Runs until Saturday 30 July 2016

 

Review Chicago, Wales Millennium Centre by James Briggs

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(4 / 5)

“Murder, greed, corruption, violence, exploitation, adultery and treachery…all those things we hold near and dear to our hearts “and so Cardiff welcomes the touring production of Chicago. In a first for the Wales Millennium Centre the smash hit musical Chicago has arrived to entertain packed audiences. Chicago is based on the real life events in the roaring 1920s. A nightclub singing sensation Velma murders her husband, and Chicago’s smoothest lawyer, Billy Flynn, sets out to act has her defence. But when Roxie ends up in prison on similar charges, Billy takes on her case too, turning her too into a media sensation. Neither of the two women will be surpassed in their fight against each other for fame and celebrity status.

As the audience sat down before the performance an announcement was made informing us that John Partridge who plays  lawyer Billy Flynn would not be performing due to ‘unforeseen circumstances’ and therefore the role would be played instead by his understudy Kerry Spark. Despite the obvious disappointment by some audience members we needn’t have worried as Kerry Spark gave an excellent performance.

This revival tour of Chicago showed a whole different side to the show by stripping the production back to its bare bones, with a full band positioned on a podium on stage, minimal costumes on the performers and some chairs. As an audience member, you seem to have the feeling that the music is the main star of the show and the thing you should be concentrating on most of all.

In the performance, Sophie Carmen-Jones played Velma Kelly, the tough performer awaiting trial for the murder of her husband and sister. Sophie Carmen-Jones delivers a brilliant Velma who is very confident and self-assured but still beneath her many layers is highly vulnerable.

Hayley Tamaddon is utterly sublime as Roxie Hart. Hayley Tamaddon brings out a different version of Roxie with slightly more comedy and shyness in Roxie than audiences will not have seen before. There are many moments during the performance where Roxie really comes into her own and shines like a star.

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In my opinion, the two leading ladies are perfectly matched and when they come together and perform the ‘Hot Honey Rag’ to the end of the show they are wonderfully in synch with each other bringing a smile to every audience member.

The Matron of the Cook County Jail, Mama Morton was played by Gina Murray. The role is usually played by former X Factor winner Sam Bailey however she took a break from the tour. Gina Murray was brilliant as Mama Morton and has a good mix of being stern and kind to the inmates. Her performance in the song ‘When You’re Good To Mama’ was amazing and received a loud applause from the audience.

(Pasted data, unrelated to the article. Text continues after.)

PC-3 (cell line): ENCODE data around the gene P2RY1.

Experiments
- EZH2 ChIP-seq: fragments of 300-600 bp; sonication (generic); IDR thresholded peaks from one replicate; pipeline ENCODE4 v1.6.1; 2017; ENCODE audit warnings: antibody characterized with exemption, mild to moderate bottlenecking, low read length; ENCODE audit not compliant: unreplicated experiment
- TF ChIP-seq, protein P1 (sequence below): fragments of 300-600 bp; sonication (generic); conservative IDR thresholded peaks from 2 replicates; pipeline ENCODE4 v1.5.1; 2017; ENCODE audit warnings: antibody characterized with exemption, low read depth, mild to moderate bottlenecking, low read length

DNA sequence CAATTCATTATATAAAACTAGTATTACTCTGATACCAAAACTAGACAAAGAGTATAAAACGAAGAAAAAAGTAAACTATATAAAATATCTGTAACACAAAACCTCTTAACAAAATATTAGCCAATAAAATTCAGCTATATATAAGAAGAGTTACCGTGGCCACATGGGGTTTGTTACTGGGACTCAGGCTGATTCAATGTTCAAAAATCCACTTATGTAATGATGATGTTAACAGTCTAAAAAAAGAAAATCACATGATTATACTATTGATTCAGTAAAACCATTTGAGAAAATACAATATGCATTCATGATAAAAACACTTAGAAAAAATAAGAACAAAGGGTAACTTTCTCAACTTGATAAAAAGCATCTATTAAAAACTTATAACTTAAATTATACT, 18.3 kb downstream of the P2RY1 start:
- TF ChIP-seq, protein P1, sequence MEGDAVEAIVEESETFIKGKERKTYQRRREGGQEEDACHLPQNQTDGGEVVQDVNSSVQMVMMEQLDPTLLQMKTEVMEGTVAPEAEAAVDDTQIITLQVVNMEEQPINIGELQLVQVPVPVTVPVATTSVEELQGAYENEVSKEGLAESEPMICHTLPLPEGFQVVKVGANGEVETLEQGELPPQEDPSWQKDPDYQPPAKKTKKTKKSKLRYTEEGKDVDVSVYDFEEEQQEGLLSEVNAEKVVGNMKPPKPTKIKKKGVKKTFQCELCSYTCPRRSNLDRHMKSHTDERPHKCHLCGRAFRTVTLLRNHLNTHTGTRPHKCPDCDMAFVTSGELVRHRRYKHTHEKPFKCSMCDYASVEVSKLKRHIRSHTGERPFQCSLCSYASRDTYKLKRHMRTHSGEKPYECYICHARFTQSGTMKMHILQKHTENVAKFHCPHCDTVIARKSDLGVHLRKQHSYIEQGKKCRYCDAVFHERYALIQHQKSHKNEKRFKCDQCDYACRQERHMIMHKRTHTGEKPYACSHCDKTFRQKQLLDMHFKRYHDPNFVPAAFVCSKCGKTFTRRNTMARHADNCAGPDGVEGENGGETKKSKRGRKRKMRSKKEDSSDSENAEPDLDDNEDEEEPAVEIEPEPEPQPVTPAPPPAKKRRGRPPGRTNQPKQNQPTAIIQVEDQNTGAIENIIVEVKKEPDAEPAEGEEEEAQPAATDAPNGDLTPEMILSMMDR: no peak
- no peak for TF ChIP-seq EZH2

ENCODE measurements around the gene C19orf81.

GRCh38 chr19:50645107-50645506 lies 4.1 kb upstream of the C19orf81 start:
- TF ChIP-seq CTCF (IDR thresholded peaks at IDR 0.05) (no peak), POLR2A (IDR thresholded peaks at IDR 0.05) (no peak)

One of the real stand out characters during the musical was A D Richardson as Mary Sunshine. Each line of the song ‘A little bit of good’ is presented with a strong sense of carefulness and delicacy. It’s an extremely gruelling role that can be extremely difficult to sing night after night, but you get one of the best vocal performances I have seen. Without giving a major plot spoiler away it is unbelievable how good the characters voice is considering the circumstances.

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Roxie’s all loving and walked upon husband Amos Hart is played by Neil Ditt. Extremely well performed, the character is worked, used and mistreated by Roxie and Billy but it is a truly wonderful performance by Neil Ditt and this is especially shown in the song Mr Cellophane which demonstrates to the audience how this extremely bland man is constantly striving to be noticed by others.

‘The 6 marry murderesses of the cook county in jail in their rendition of the cell block tango’ are outstanding with the cast consisting of Sophie Carmen-Jones, Lindsey Tierney, Ellie Mitchell, Nicola Coates, Frances Dee and Chelsea Labadini. This performance is very powerful and each character portrayed is very different with a stand out personality that draws in the audience.

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It would be very wrong to not mention the utterly divine band for the performance led by the fantastic Ben Atkinson. It truly is the icing on the cake for this touring production. All through the show the energy levels of the band were extremely high and the music blasted out around the Wales Millennium Centre. The two real highlight moments of the band was during the Entr’acte and Playout because it was then they came into their own. Ben Atkinson was conducting upside down leaning over a wall and climbing over the staging while leading his band. He finally ended up draped over the piano upside down with his band dancing around the stage. An utterly amazing performance.

You don’t want to be ‘Mister Cellophane’ so make yourself seen and go and watch Chicago: The Musical at the Wales Millennium Centre. The musical is showing between 25th  Jul – 30th  Jul 2016. Tickets are selling fast so please make sure you get them via this link-